How culturally relevant is our popular music? Is it truly a diary of our present, a crystal ball into our future and a commentary on our past? Is some music popular simply because it is an earworm that infects us without our permission? Or does the music on the charts reveal anything about our society? What was the creative incubator behind these hits?
Let’s look at the Billboard Top 10 hits for August 22, 1964.
1. Where Did Our Love Go – The Supremes
2. Everybody Loves Somebody – Dean Martin
3. A Hard Day’s Night – The Beatles
4. Under The Boardwalk – The Drifters
5. The House of the Rising Sun – The Animals
6. C’Mon and Swim – Bobby Freeman
7. Because – The Dave Clark Five
8. Walk – Don’t Run ‘64 – The Ventures
9. Wishin’ and Hopin’ – Dusty Springfield
10. How Do You Do It? – Gerry And The Pacemakers
The Gulf of Tonkin incident had just occurred earlier that month with North Vietnamese torpedo boats firing on the USS Maddox. The bodies of three civil rights workers who had disappeared in June were found buried on a Mississippi farm. James Bond creator Ian Fleming died of a heart attack at 56 years old. President Johnson accepted the Democratic party’s nomination for President and a few days later Johnson signed into law the first food stamps program. The U.S. and U.S.S.R. were busy launching weather satellites and The Beatles Hard Day’s Night film was doing gangbusters business around the U.S. and U.K..
# 1: Where Did Our Love Go – The Supremes
Ironically, this first number one single by The Supremes was first offered to another Motown group, The Marvelettes, who turned it down The hit Motown songwriting team of Eddie Holland, Lamont Dozier and Brian Holland wrote this song and originally scored it in a lower key for Gladys Horton, The Marvelettes lead singer. When Horton said she didn’t like the song and would not record it, the songwriting team was desperate because Motown policy was that the songwriters had to pay for any tracks cut if it didn’t get recorded. In desperation, they turned to The Supremes who were then known around the studio as “the no-hit Supremes” because the group’s first eight singles had failed on the charts.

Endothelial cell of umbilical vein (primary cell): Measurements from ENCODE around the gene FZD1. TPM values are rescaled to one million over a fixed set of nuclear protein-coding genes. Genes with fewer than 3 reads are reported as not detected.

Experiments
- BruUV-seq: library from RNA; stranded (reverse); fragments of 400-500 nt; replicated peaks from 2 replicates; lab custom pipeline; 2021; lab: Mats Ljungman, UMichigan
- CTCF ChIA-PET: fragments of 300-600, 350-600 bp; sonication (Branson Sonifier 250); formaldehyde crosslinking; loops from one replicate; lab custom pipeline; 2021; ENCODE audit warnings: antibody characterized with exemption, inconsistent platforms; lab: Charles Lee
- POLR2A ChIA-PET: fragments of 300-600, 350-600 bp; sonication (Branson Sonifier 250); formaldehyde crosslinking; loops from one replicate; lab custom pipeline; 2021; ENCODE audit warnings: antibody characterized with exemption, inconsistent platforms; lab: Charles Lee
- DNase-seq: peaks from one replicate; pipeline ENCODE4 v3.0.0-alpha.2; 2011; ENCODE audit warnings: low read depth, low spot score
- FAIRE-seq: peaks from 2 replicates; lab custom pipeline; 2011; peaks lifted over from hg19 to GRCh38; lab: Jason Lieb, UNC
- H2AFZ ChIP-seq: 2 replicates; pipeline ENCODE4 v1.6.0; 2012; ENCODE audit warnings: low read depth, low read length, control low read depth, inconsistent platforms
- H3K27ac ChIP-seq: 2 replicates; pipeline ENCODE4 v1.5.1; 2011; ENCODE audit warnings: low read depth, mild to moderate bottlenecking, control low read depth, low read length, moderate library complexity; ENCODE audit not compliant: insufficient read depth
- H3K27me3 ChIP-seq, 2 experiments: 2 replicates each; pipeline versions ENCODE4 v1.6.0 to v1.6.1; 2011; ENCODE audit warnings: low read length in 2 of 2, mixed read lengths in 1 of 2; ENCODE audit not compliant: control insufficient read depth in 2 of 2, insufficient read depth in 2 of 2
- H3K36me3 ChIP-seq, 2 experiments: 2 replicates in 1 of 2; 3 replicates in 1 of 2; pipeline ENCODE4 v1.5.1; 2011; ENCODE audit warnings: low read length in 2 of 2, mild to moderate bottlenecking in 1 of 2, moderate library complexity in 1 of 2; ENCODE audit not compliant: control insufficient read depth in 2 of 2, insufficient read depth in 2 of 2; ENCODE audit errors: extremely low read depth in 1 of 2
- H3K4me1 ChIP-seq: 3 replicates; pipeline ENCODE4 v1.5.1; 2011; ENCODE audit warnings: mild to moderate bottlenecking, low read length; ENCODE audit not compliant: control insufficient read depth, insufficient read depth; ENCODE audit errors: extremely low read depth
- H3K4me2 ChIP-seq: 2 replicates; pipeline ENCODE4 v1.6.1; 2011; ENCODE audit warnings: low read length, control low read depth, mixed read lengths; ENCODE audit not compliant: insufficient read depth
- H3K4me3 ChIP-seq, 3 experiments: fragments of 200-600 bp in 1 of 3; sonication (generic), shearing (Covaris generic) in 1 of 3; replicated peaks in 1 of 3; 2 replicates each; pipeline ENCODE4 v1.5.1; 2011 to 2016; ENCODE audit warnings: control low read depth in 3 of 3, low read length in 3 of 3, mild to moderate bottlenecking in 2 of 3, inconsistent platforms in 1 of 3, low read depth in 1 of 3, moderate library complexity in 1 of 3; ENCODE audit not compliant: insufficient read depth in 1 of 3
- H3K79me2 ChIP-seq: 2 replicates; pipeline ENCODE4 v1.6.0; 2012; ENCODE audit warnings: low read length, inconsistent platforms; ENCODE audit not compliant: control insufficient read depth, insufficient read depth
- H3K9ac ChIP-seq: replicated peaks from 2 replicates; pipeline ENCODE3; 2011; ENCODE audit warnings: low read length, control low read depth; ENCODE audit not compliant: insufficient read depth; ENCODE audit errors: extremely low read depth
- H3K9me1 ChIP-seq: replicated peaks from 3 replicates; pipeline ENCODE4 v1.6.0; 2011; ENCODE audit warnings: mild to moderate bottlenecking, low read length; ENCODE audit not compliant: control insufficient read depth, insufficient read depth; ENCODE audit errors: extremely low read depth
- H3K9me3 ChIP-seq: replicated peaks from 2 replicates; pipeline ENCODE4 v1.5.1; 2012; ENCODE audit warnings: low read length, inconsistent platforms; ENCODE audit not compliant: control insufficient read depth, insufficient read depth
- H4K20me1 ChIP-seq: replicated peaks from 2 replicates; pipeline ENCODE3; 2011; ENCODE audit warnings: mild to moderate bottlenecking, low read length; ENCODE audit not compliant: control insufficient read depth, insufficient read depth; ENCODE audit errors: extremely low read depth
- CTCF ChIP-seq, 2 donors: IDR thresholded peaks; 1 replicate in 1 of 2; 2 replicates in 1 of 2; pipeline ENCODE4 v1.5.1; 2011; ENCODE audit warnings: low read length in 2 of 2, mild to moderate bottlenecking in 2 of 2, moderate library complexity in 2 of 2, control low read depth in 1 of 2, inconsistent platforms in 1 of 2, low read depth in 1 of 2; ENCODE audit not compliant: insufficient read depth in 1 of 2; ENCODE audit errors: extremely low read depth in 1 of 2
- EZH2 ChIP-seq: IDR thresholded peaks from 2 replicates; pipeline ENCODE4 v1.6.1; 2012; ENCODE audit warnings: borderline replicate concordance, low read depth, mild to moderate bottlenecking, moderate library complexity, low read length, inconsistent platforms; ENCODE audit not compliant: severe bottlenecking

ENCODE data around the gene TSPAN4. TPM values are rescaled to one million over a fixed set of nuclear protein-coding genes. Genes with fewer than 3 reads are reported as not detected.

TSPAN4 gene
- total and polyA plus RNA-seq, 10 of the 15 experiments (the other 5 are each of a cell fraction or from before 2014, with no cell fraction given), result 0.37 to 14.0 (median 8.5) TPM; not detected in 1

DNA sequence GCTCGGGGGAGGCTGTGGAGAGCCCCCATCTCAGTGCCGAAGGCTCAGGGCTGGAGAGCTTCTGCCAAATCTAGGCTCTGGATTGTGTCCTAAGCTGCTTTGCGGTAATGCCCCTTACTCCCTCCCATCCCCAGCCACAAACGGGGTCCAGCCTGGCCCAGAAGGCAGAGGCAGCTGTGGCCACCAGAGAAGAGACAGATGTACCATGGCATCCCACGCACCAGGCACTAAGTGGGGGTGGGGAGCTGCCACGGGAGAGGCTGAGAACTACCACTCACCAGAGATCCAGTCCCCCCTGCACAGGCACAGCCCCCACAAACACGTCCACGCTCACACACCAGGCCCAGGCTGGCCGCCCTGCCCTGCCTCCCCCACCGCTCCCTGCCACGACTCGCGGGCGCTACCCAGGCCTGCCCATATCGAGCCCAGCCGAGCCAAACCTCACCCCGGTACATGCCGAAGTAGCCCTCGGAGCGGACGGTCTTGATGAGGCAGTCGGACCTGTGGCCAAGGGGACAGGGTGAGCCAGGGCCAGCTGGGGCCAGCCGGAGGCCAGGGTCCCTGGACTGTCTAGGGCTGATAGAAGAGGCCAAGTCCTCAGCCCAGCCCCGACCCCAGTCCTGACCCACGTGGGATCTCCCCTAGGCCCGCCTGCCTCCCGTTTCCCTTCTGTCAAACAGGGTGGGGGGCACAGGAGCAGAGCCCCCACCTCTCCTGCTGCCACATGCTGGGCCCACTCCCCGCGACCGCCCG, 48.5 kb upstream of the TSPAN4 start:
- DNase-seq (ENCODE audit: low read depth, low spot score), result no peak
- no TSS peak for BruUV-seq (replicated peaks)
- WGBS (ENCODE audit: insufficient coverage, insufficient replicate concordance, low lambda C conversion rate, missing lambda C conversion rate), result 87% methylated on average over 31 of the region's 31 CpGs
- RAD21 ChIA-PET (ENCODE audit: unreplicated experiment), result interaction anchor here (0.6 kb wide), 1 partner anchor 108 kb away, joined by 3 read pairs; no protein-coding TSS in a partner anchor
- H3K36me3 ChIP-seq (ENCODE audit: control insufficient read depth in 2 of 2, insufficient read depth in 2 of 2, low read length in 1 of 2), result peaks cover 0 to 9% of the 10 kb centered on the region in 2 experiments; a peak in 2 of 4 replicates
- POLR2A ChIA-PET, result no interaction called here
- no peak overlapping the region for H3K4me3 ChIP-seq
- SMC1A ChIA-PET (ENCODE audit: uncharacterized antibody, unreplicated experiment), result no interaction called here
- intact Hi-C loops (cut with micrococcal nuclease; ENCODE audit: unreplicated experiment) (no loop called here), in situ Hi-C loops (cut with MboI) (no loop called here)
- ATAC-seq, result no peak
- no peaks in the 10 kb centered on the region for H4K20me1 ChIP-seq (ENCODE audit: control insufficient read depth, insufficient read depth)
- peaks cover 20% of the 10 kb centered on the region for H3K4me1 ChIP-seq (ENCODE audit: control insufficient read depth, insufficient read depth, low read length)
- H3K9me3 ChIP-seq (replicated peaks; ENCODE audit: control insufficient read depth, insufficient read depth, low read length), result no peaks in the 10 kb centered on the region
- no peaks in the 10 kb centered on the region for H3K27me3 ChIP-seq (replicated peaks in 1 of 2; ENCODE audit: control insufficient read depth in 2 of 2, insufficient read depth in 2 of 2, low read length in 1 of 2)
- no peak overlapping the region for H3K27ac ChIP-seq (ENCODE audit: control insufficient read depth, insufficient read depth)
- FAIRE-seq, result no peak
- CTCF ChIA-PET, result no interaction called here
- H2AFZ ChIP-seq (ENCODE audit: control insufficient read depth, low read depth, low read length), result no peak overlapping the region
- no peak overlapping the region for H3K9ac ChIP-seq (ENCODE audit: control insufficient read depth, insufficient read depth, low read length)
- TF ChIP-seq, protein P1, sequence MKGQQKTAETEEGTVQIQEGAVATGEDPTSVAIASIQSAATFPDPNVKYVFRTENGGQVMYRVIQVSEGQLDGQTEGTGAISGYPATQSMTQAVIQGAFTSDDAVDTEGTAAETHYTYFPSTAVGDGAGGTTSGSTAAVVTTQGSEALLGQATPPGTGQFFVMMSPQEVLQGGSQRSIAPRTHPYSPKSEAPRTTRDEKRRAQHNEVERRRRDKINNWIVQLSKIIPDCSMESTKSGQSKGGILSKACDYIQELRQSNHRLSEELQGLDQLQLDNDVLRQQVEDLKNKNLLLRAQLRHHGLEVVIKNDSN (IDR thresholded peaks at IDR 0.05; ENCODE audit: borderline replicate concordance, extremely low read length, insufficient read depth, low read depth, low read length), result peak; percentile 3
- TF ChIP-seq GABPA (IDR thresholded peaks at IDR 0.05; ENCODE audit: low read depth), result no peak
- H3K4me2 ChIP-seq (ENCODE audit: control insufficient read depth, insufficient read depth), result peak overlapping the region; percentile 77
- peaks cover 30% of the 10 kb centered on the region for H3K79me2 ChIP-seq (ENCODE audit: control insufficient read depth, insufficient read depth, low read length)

Lamont Dozier recalled that amazingly the group initially refused to record the song before the songwriters finally persuaded them to do it. When the group recorded the song, reportedly Diana Ross was upset because the tune was in a key lower than she was comfortable with and Mary Wilson and Florence Ballard didn’t take to the intricate vocals the songwriters had devised so eventually they were told to just sing, “baby, baby, baby.”
Ultimately, The Supremes the song became their first number one hit and the female group ended up with more Billboard number one hit singles in the 1960s than any other artist or group.
# 2: Everybody Loves Somebody – Dean Martin
Just like with The Supremes, this song was written by songwriters Sam Coslow, Ken Lane and Irving Taylor in 1948 for an artist other than Dean Martin. Actually, the songwriters saw it as perfect for Martin’s friend and fellow Rat Pack member, Frank Sinatra. Released in 1948, Sinatra’s version didn’t attraction much attention. After that release, It was recorded in the '50s by Peggy Lee and Dinah Washington, but both these talented singers still failed to find an audience.
In 1964, Dean Martin was finishing up recording his Dream with Dean album and had completed 11 songs. Albums always had 12 songs in the U.S., so Martin had asked his conductor and piano player Ken Lane if he had something else for him. Ken said he had an old song he had written - "Everybody Loves Somebody." Martin liked it and recorded it with just Ken, a bass player, a guitar and drums. The reaction to the cut on the album was so great that Martin went back into the studio and re-recorded it for a single release with a full orchestra and background singers.